"I've also put forward a detailed plan that would reform and strengthen Medicare and Medicaid. By the beginning of the next decade, it achieves the same amount of annual health savings as the plan proposed by Simpson-Bowles -- the Simpson-Bowles commission, and it does so by making changes that people in my party haven't always been comfortable with. But instead of saving money by shifting costs to seniors, like the congressional Republican plan proposes, our approach would lower the cost of health care throughout the entire system. It goes after excessive subsidies to prescription drug companies. It gets more efficiency out of Medicaid without gutting the program. It asks the very wealthiest seniors to pay a little bit more. It changes the way we pay for health care -- not by procedure or the number of days spent in a hospital, but with new incentives for doctors and hospitals to improve their results.
"And it slows the growth of Medicare costs by strengthening an independent commission -- a commission not made up of bureaucrats from government or insurance companies, but doctors and nurses and medical experts and consumers, who will look at all the evidence and recommend the best way to reduce unnecessary health care spending while protecting access to the care that the seniors need.
"We also have a much different approach when it comes to taxes -- an approach that says if we're serious about paying down our debt, we can't afford to spend trillions more on tax cuts for folks like me, for wealthy Americans who don't need them and weren't even asking for them, and that the country cannot afford. At a time when the share of national income flowing to the top 1 percent of people in this country has climbed to levels last seen in the 1920s, those same folks are paying taxes at one of the lowest rates in 50 years. As both I and Warren Buffett have pointed out many times now, he's paying a lower tax rate than his secretary. That is not fair. It is not right.
"And the choice is really very simple. If you want to keep these tax rates and deductions in place -- or give even more tax breaks to the wealthy, as the Republicans in Congress propose -- then one of two things happen: Either it means higher deficits, or it means more sacrifice from the middle class. Seniors will have to pay more for Medicare. College students will lose some of their financial aid. Working families who are scraping by will have to do more because the richest Americans are doing less. I repeat what I've said before: That is not class warfare, that is not class envy, that is math.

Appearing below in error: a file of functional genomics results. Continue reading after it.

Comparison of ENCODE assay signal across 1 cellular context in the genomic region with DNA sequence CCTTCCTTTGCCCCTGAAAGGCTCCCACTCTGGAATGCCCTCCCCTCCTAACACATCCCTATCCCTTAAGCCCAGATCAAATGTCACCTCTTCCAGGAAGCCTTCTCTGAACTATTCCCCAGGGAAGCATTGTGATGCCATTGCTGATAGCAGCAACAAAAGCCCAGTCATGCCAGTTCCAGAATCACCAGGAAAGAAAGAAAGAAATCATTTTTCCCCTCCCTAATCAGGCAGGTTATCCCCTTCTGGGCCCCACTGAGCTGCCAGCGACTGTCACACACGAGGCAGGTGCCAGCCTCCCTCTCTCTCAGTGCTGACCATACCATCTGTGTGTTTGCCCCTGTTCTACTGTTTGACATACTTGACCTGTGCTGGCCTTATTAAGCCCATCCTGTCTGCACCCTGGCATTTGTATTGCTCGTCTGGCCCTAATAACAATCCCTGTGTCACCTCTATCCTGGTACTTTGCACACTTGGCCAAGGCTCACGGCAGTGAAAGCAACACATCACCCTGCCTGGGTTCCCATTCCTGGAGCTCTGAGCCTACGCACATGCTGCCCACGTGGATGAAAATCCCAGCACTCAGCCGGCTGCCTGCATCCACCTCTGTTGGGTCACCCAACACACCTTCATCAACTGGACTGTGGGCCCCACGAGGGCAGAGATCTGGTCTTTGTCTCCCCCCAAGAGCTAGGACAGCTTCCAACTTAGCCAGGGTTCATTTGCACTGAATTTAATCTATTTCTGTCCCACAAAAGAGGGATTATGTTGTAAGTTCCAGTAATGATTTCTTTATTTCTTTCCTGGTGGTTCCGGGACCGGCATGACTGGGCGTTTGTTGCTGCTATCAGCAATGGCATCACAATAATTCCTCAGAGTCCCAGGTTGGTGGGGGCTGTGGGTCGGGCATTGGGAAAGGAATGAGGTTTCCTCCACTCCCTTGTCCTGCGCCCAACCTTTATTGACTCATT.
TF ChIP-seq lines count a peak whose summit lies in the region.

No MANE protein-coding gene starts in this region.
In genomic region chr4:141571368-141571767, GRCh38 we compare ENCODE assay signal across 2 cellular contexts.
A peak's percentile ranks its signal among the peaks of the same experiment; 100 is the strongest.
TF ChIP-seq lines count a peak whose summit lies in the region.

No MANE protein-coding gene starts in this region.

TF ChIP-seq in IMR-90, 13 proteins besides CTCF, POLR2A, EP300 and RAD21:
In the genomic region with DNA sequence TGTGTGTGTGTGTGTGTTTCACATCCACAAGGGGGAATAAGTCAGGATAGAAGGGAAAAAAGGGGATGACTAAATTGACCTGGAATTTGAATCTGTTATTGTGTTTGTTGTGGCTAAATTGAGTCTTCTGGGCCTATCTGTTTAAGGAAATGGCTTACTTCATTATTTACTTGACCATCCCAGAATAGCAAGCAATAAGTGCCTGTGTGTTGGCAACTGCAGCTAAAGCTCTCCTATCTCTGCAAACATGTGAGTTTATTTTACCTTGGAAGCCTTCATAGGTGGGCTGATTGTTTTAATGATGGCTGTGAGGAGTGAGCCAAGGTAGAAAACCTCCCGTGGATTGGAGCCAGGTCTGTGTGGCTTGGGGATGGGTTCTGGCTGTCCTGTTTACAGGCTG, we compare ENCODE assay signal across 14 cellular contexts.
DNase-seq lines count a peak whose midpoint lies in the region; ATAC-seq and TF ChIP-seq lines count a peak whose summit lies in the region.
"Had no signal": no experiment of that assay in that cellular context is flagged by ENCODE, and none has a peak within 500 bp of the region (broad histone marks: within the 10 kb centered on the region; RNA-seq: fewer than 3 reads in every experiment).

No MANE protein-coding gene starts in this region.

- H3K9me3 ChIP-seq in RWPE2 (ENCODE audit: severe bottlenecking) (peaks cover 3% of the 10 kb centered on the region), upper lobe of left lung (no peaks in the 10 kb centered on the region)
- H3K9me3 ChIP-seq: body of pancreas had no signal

"If that's the choice that members of Congress want to make, then we're going to make sure every American knows about it. In a few weeks, there will be a vote on what we've called the Buffett Rule. Simple concept: If you make more than a million dollars a year -- not that you have a million dollars -- if you make more than a million dollars annually, then you should pay at least the same percentage of your income in taxes as middle-class families do. On the other hand, if you make under $250,000 a year -- like 98 percent of American families do -- then your taxes shouldn't go up. That's the proposal.
"Now, you'll hear some people point out that the Buffett Rule alone won't raise enough revenue to solve our deficit problems. Maybe not, but it's definitely a step in the right direction. And I intend to keep fighting for this kind of balance and fairness until the other side starts listening, because I believe this is what the American people want. I believe this is the best way to pay for the investments we need to grow our economy and strengthen the middle class. And by the way, I believe it's the right thing to do.
"This larger debate that we will be having and that you will be covering in the coming year about the size and role of government, this debate has been with us since our founding days. And during moments of great challenge and change, like the ones that we're living through now, the debate gets sharper; it gets more vigorous. That's a good thing. As a country that prizes both our individual freedom and our obligations to one another, this is one of the most important debates that we can have.
"But no matter what we argue or where we stand, we have always held certain beliefs as Americans. We believe that in order to preserve our own freedoms and pursue our own happiness, we can't just think about ourselves. We have to think about the country that made those liberties possible. We have to think about our fellow citizens with whom we share a community. We have to think about what's required to preserve the American Dream for future generations.
"And this sense of responsibility -- to each other and our country -- this isn't a partisan feeling. This isn't a Democratic or Republican idea. It's patriotism. And if we keep that in mind, and uphold our obligations to one another and to this larger enterprise that is America, then I have no doubt that we will continue our long and prosperous journey as the greatest nation on Earth.
"Thank you. God bless you. God bless the United States of America."
Original source: Read the full text of Obama's speech on the GOP budget